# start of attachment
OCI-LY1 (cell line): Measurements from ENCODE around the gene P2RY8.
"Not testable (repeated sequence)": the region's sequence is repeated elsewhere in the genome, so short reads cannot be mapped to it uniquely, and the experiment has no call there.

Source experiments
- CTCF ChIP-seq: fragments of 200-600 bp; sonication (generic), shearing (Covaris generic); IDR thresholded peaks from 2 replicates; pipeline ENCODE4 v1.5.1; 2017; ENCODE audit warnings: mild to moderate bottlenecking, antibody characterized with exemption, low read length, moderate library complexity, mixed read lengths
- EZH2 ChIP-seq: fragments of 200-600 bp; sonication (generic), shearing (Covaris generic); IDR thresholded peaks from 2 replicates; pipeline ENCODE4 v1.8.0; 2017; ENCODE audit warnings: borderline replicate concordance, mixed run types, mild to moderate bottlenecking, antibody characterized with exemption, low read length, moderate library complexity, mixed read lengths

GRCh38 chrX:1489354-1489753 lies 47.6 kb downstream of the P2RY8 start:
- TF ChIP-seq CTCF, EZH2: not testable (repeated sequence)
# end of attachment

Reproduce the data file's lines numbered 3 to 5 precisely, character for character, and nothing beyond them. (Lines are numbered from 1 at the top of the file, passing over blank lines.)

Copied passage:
Source experiments
- CTCF ChIP-seq: fragments of 200-600 bp; sonication (generic), shearing (Covaris generic); IDR thresholded peaks from 2 replicates; pipeline ENCODE4 v1.5.1; 2017; ENCODE audit warnings: mild to moderate bottlenecking, antibody characterized with exemption, low read length, moderate library complexity, mixed read lengths
- EZH2 ChIP-seq: fragments of 200-600 bp; sonication (generic), shearing (Covaris generic); IDR thresholded peaks from 2 replicates; pipeline ENCODE4 v1.8.0; 2017; ENCODE audit warnings: borderline replicate concordance, mixed run types, mild to moderate bottlenecking, antibody characterized with exemption, low read length, moderate library complexity, mixed read lengths